[From the Summer issue of the UC IPM Retail Nursery & Garden Center News]
When you use firewood in the great outdoors, be aware that moving firewood can transport tree-killing insects and diseases. Find out more at the following resources:
- Author: Cheryl A. Wilen
I recently attended a Santa Ana River Orange County Weed Management Area (SAROCWMA) meeting and there was an opportunity for participants to update the group about new invasive plants as well as give an update on management of these and others. During the discussion, Ron Vanderhoff from the Orange County Native Plant Society (OC-CNPS), reported new findings of a plant I'd never heard of. In fact, when the group was talking about it, I wasn't sure if I heard the name right.
The plant is called stinknet (Oncosiphon piluliferum), which to me sounds like a game played by 10 year olds. However, the California Invasive Plant Council considers it an emerging invasive weed...
This week, we put the spotlight on invasive species and how these non-native plants, animals, and pathogens damage California's economy and environment.
You Can Make a Difference
Shot hole borers and the diseases they carry, and Asian citrus psyllid and huanglongbing disease are serious invasive pests of concern. Do your part to help prevent their spread. If you go camping this summer, don't move firewood from your home to the campground. For backyard citrus growers, find out if you are in a quarantine zone for Asian citruspsyllid. You can make a difference. Read the posts above to find out...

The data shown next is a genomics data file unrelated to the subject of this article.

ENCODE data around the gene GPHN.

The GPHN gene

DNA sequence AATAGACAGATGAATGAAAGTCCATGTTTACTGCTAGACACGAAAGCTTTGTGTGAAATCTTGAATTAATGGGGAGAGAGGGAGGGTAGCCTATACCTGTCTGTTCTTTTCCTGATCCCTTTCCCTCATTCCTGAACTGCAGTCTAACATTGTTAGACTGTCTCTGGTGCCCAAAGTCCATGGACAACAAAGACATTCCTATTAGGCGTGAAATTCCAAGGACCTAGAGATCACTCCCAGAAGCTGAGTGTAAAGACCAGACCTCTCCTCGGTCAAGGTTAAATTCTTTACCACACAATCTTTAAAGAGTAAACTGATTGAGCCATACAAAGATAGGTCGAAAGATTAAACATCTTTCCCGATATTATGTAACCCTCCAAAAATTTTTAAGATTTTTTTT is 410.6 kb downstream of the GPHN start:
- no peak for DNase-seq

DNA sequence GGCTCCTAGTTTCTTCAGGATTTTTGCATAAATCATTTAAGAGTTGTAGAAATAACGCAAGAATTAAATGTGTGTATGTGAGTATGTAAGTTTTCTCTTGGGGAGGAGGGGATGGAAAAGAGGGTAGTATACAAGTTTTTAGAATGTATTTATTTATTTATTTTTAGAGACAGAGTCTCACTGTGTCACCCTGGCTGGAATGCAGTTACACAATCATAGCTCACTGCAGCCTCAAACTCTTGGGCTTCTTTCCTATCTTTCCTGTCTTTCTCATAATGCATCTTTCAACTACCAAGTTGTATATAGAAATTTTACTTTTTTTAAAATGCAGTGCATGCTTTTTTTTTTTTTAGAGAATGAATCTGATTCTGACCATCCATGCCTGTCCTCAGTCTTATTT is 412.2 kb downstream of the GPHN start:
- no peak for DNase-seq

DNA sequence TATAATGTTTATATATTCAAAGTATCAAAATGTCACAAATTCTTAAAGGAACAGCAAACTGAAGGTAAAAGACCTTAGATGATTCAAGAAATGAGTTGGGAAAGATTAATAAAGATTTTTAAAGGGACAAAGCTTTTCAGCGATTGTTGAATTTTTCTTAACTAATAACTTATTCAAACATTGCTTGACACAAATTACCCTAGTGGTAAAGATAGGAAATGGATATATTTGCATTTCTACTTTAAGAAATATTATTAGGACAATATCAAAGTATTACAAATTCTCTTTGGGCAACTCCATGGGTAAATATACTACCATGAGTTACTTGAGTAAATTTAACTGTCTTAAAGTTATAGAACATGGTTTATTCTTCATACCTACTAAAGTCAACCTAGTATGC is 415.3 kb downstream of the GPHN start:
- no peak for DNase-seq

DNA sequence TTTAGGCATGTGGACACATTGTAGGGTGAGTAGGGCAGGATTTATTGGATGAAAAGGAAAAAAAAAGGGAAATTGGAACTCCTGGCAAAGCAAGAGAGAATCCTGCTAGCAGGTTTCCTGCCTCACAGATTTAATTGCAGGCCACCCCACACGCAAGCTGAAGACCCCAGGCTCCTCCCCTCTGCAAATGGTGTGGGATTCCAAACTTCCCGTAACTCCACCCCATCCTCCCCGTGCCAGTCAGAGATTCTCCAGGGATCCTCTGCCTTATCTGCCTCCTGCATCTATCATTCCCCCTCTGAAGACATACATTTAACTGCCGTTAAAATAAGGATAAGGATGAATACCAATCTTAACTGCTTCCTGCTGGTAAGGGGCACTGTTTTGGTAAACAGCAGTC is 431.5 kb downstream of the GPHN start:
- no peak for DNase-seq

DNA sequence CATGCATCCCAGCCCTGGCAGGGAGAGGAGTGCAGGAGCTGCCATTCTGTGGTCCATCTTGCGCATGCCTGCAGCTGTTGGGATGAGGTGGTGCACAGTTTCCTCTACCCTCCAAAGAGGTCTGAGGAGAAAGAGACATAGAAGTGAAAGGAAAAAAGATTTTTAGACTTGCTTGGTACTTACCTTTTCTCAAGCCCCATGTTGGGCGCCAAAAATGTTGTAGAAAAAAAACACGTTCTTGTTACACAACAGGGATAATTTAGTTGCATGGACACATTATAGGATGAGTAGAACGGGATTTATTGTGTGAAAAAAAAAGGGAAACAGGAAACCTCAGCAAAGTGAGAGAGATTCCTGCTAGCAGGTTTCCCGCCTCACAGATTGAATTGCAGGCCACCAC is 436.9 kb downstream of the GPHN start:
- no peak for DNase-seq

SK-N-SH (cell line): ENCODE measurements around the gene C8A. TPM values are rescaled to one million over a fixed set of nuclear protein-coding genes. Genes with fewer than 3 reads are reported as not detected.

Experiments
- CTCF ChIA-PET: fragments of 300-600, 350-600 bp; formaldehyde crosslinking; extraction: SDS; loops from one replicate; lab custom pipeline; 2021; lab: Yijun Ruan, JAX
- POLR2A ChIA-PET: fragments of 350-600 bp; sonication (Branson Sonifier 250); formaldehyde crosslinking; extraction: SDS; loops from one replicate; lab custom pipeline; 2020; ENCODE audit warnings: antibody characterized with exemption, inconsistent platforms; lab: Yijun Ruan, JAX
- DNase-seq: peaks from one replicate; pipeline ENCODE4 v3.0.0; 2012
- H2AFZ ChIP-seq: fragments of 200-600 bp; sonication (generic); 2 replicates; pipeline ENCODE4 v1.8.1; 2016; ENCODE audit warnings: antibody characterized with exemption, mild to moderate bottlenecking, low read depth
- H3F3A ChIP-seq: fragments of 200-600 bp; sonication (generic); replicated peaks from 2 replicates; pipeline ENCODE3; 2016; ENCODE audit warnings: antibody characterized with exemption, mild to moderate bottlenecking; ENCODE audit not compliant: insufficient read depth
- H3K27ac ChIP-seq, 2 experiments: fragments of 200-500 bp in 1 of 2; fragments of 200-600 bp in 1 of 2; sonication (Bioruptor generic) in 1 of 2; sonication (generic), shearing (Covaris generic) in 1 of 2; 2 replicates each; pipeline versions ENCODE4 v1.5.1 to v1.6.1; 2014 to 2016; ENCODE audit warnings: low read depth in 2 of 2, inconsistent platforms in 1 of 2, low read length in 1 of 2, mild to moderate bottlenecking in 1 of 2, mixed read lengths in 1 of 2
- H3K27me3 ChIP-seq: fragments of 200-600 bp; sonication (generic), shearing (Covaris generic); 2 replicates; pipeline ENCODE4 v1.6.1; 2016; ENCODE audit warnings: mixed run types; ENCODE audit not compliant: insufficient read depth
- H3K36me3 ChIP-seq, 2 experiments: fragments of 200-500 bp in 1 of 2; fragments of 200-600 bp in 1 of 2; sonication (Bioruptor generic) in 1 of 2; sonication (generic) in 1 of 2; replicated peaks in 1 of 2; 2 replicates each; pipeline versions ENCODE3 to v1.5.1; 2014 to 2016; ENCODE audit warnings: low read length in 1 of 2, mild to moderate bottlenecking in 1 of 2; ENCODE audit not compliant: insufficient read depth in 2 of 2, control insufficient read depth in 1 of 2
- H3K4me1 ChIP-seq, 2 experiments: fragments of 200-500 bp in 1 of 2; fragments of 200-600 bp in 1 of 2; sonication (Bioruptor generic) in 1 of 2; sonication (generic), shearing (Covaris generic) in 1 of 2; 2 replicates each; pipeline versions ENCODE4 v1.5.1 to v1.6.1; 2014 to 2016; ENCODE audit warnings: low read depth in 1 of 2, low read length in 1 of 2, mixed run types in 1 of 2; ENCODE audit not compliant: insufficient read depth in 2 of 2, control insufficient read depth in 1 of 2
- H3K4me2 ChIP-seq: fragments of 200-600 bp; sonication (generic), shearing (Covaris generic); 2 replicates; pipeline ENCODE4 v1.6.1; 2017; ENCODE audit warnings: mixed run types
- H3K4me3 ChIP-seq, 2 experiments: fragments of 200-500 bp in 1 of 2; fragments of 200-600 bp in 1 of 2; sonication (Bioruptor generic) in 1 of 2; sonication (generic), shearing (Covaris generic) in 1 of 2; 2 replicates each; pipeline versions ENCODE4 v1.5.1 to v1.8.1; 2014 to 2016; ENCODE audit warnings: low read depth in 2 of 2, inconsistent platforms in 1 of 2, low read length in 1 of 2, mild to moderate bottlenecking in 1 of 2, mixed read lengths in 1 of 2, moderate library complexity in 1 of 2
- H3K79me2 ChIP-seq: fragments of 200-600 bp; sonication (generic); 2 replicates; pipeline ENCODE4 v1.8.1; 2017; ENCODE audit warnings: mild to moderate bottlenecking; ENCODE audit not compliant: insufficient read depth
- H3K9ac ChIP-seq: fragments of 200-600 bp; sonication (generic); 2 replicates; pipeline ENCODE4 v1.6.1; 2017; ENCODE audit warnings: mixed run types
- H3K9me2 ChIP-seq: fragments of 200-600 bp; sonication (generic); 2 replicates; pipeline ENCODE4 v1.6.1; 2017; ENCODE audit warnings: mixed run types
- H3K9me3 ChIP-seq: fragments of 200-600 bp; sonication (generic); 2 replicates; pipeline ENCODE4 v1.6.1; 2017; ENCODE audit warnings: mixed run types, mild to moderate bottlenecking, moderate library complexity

When people think of parasites, often what comes to mind are blood-sucking insects like bed bugs, head lice, and fleas or other bodily invaders on or in humans and other animals. But plants can have parasites too. Most of us are familiar with mistletoe but there is another parasitic plant you may not have heard about: dodder.
There are several species of dodder native to California but they are not as problematic as a particularly invasive species, Japanese dodder, Cuscuta...
As part of our coverage of California Invasive Species Action Week, today we focus on a pair of invasive species that “work” together: an insect called the Asian citrus psyllid and the plant disease it can spread, huanglongbing.
Our long-time readers will know that we write about these pests quite a bit. That's because this pest pair has the potential of causing profound economic harm to the California citrus industry. So please read on and found out what you can do to help.
The Asian citrus psyllid (ACP) is a very small flying insect that feeds on citrus plants...